• Provides $4.3 billion to support efforts of the Centers for Disease Control and Prevention (CDC) and public health agencies, including $1.5 billion to support public health and preparedness activities by state, local, territorial and tribal governments in procuring PPE, conducting laboratory testing, implementing infection control and mitigation strategies, and advancing other response activities.
  • Provides $1 billion for the Defense Production Act to bolster domestic supply chains to allow industry to increase production of PPE and other medical supplies.
  • Provides more than $27 billion for the Biomedical Advanced Research and Development Authority to support research and development of vaccines, therapeutics and diagnostics, including:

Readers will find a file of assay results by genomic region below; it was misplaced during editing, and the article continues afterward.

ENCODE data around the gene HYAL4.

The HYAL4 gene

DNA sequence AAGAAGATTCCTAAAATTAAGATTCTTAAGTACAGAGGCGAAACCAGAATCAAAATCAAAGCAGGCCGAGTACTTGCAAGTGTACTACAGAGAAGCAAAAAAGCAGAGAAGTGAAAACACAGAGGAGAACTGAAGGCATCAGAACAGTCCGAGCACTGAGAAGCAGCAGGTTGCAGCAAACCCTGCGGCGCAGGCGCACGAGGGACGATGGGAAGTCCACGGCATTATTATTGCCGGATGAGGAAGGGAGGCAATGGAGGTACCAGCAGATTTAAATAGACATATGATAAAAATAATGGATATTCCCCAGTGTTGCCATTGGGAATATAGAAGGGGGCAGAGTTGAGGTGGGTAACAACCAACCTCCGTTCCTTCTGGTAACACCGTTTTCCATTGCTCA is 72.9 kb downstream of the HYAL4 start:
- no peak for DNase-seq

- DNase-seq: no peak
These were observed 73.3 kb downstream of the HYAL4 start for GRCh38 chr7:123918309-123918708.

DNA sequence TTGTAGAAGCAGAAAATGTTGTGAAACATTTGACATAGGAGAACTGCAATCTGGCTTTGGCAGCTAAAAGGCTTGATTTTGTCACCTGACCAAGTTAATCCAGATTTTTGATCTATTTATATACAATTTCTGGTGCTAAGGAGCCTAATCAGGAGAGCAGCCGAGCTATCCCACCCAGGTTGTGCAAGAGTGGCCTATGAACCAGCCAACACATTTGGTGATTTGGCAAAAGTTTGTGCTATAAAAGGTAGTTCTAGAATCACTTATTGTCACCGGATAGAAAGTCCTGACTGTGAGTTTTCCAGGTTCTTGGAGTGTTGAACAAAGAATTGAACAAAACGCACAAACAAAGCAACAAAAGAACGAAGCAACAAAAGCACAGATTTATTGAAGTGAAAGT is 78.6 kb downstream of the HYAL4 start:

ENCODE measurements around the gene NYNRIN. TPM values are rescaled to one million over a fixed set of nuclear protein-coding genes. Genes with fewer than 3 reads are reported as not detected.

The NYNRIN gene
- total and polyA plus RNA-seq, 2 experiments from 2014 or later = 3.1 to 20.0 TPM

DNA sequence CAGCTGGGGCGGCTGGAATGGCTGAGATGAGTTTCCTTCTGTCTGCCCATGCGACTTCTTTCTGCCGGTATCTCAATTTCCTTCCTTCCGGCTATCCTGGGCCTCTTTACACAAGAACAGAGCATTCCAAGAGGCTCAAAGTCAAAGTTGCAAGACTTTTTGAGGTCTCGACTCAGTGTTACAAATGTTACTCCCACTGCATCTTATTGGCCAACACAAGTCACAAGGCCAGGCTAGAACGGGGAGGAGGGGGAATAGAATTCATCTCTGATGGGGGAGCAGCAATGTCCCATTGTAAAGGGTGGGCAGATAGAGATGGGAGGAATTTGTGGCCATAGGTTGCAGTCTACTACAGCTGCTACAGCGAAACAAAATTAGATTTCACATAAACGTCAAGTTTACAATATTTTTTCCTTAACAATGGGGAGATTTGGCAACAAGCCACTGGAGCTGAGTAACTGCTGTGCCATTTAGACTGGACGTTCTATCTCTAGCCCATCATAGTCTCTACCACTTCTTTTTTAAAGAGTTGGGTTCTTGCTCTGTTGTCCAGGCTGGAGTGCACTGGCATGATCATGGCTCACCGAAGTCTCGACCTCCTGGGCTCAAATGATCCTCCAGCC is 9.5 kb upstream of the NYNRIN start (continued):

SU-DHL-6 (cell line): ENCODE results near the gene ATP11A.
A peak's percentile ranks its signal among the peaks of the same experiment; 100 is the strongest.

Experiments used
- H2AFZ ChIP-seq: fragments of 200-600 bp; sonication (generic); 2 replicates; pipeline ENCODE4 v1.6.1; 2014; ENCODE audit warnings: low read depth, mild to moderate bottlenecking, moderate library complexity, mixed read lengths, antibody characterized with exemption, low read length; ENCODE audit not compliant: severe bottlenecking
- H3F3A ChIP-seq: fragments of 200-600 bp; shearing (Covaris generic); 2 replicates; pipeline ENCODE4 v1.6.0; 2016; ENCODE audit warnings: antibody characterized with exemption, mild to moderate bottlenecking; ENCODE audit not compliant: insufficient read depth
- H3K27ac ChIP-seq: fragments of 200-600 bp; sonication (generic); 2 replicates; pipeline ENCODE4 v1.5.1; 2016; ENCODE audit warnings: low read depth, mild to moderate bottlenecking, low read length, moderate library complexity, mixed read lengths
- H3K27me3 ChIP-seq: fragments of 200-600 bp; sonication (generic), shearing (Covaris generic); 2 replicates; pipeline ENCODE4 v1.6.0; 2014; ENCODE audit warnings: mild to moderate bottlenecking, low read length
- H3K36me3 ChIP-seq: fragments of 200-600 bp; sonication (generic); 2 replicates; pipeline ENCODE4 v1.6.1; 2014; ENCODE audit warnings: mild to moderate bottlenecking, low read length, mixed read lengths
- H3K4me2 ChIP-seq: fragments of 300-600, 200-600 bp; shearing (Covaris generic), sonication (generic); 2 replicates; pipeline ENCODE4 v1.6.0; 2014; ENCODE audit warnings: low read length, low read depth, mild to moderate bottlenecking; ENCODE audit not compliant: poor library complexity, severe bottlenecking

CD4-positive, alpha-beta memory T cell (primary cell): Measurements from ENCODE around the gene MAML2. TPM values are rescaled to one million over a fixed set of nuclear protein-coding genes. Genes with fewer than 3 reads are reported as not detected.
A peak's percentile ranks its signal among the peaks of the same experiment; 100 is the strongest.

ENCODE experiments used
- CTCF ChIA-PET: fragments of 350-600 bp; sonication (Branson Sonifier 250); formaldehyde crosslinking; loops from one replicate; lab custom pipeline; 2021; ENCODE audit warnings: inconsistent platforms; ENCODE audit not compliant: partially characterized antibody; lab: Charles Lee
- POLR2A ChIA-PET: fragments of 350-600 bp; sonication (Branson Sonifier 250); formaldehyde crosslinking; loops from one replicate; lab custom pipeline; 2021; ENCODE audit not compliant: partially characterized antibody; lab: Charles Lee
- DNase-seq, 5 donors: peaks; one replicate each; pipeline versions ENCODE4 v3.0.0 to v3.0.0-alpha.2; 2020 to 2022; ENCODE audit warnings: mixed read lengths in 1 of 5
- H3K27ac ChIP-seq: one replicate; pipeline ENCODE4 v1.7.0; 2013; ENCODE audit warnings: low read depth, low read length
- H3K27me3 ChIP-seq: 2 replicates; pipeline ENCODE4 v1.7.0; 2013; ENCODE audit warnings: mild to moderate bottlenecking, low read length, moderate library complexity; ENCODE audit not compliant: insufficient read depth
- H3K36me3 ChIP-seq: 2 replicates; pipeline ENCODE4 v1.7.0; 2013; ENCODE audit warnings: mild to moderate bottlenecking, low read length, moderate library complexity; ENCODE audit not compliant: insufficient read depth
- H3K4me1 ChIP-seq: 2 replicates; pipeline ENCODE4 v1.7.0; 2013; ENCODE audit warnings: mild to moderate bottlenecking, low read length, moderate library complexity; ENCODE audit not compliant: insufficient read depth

• $3.5 billion to advance construction, manufacturing and purchase of vaccines and therapeutics
    • $16 billion for the Strategic National Stockpile for medications, PPE and critical medical supplies
    • $250 million for the Hospital Preparedness Program
    • Funding for innovations in manufacturing to support a U.S.-sourced supply chain of vaccines, therapeutics and small molecule active pharmaceutical ingredients, and to support U.S.-based next generation manufacturing facilities
    • Funding to support research related to antimicrobial resistance
    • Funding to support increased medical surge capacity, workforce modernization, and increased telehealth access and infrastructure.
  • Includes $945 million to support COVID-19-related research through the National Institutes of Health.
  • Includes $425 million to increase access to community mental health services.
  • Provides $200 million for the Centers for Medicare and Medicaid Services (CMS) to assist with infection control efforts in nursing homes.